Love comes at a high price, but it is also rewarding because, as we make the sometimes costly choices to please God by following Jesus Christ, we transform more fully into His image due to following the pathway our Savior blazed before us. Becoming a living sacrifice is one of the costs that observing Passover should recall to our memories, giving us substance for sober reflection aimed toward revitalizing our understanding of the significance of this important day.

John W. Ritenbaugh
The Awesome Cost of Love


 

Hebrews 10:1-4

Perhaps we think of this as a rather minor affair, but God shows that He has, and we must have, respect for the life of an animal. In His instructions on the subject of the regular sacrifices, God commands us not to eat the blood! The blood must be drained on the ground and not imbibed by a human being. He does this out of respect for the animal, for its life is in the blood even as ours is.

Animals have at least a low level of feeling. They experience fear; situations can frighten them. And who will say that one's pet, a dog or a cat, does not have a special relationship or feeling for him or her? Certainly, it does.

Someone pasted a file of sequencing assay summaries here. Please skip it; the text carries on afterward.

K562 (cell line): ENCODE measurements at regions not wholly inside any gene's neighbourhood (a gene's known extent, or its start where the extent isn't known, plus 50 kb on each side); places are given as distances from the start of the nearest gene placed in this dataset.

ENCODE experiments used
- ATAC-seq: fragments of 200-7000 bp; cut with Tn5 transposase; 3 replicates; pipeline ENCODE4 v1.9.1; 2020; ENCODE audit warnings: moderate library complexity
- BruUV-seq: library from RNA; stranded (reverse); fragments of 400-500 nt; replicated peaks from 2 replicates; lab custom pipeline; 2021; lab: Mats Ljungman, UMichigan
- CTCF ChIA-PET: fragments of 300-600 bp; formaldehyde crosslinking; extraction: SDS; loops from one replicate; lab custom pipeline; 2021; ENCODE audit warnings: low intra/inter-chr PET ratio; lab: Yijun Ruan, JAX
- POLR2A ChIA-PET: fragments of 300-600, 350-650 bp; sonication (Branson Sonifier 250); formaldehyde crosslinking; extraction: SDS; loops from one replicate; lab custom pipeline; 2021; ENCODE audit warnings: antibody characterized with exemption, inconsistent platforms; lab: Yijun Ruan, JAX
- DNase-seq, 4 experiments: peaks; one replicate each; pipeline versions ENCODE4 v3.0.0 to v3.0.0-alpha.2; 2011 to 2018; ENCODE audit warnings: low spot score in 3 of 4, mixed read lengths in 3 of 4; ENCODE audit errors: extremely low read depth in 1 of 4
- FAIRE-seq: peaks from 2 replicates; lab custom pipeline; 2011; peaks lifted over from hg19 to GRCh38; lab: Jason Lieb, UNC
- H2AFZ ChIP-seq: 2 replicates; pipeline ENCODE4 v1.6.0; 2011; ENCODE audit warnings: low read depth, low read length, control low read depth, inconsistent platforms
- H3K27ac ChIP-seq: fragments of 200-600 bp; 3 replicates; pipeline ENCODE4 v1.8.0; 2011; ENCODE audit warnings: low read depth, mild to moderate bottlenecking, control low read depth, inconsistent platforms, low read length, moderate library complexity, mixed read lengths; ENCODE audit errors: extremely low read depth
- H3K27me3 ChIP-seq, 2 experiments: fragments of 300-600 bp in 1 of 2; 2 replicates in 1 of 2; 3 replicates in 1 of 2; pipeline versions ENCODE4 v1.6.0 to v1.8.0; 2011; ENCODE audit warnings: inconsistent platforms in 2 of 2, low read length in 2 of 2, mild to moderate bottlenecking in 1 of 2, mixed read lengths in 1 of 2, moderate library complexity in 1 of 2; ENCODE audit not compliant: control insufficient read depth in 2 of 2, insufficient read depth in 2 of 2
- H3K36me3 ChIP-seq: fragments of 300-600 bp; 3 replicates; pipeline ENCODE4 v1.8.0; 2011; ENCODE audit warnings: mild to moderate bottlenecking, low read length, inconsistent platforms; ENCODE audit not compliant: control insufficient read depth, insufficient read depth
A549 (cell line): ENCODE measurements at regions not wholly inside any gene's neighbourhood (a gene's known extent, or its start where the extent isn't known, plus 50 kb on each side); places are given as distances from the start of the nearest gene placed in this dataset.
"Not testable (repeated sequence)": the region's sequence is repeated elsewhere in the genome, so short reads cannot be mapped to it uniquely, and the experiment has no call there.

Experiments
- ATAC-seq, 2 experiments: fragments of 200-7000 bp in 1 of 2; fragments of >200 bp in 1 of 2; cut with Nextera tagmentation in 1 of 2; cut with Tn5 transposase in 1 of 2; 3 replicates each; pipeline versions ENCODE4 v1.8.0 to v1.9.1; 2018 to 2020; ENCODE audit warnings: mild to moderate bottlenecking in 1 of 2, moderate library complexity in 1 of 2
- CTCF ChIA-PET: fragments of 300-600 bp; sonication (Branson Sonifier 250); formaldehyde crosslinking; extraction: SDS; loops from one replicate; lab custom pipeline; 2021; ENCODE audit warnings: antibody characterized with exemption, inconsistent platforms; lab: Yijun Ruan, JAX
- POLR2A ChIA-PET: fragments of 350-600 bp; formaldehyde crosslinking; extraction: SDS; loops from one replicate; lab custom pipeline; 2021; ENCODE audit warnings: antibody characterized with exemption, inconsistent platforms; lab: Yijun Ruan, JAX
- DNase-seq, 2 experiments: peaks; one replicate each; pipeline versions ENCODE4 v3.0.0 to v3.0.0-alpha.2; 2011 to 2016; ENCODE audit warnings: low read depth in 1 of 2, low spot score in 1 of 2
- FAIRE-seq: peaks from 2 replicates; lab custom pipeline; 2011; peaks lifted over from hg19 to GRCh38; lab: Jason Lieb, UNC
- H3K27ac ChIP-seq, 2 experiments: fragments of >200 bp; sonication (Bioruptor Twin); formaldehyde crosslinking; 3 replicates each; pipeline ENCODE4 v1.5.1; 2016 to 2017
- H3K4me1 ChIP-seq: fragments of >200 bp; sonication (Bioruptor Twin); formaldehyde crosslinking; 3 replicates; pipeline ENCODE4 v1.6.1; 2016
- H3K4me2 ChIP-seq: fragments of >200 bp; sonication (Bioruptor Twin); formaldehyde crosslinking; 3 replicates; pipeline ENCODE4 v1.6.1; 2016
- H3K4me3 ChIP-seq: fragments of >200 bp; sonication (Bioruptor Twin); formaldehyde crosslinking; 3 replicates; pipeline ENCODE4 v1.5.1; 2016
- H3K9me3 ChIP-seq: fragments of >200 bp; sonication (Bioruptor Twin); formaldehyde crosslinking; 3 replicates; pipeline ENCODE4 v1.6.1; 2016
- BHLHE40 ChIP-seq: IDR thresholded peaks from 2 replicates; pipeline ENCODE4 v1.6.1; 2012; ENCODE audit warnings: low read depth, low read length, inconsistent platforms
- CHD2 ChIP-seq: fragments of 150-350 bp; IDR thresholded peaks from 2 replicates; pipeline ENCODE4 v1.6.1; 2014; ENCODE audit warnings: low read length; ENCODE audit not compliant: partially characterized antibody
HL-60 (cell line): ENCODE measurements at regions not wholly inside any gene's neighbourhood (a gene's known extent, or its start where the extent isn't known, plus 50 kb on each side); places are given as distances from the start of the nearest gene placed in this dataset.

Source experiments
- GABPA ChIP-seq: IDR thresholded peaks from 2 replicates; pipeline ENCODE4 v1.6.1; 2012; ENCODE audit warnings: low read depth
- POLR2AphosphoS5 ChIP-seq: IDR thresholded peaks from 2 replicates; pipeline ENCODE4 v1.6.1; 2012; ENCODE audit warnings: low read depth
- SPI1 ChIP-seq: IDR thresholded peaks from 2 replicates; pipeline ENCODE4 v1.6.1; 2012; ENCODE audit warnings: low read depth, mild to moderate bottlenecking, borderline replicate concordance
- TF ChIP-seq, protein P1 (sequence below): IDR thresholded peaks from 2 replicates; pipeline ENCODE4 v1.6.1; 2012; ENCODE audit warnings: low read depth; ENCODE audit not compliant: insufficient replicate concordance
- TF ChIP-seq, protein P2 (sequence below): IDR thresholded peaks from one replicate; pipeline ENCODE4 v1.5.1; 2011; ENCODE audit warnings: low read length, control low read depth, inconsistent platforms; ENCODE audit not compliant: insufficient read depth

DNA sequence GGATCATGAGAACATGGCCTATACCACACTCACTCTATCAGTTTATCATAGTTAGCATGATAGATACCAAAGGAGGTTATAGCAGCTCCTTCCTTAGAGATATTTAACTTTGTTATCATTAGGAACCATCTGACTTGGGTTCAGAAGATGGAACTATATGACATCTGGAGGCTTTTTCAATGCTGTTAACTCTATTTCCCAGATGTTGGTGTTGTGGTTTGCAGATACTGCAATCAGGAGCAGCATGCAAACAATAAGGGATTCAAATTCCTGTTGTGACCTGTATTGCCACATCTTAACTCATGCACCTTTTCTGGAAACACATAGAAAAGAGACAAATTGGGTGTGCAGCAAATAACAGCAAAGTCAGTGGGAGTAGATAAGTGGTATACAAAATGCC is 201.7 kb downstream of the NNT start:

Can we extend that to include a bullock, goat, sheep, kid of the goats, or a lamb as having feelings too? To be sure, they do not have human feelings. Nevertheless, they have life, and in the sacrifices, they symbolize—every single one of them—the life of Jesus Christ. How many animals had to give their lives to make a witness and an example of His sinlessness, His approach to life, or His payment for our sins? We will never know; but just to give an approximate idea, Josephus records that, when he lived in the middle of the first century, the Romans took a census of all of the lambs that were killed in Jerusalem for Passover one year. They tallied 256,000 lambs killed for just one Passover observance—more than a quarter million lambs died to illustrate a lesson!

Perhaps it would help us to understand why God tells the Israelites in Exodus 12 that keeping Passover should be a family affair. It was not to be done at the Temple or Tabernacle. In His instructions, God specifies that nearly every family should kill its own lamb (Exodus 12:3-4). He desires to make the point to every individual that he is responsible for the death of the Lamb of God, Jesus Christ!

However, consider this: The overwhelming majority of those Israelite families were not rich. Most of them had only small flocks and herds, so they had just a few sheep and very few lambs. In most cases, they lived with their animals, and whenever they put a lamb to death on Passover, it was quite likely the family pet! They killed something very close to them, a living thing to which they had emotional attachments. Millions of beloved pets died over centuries! Perhaps this can provide us more insight to see that nothing is too great a price for God to pay for us.

John W. Ritenbaugh
The Awesome Cost of Love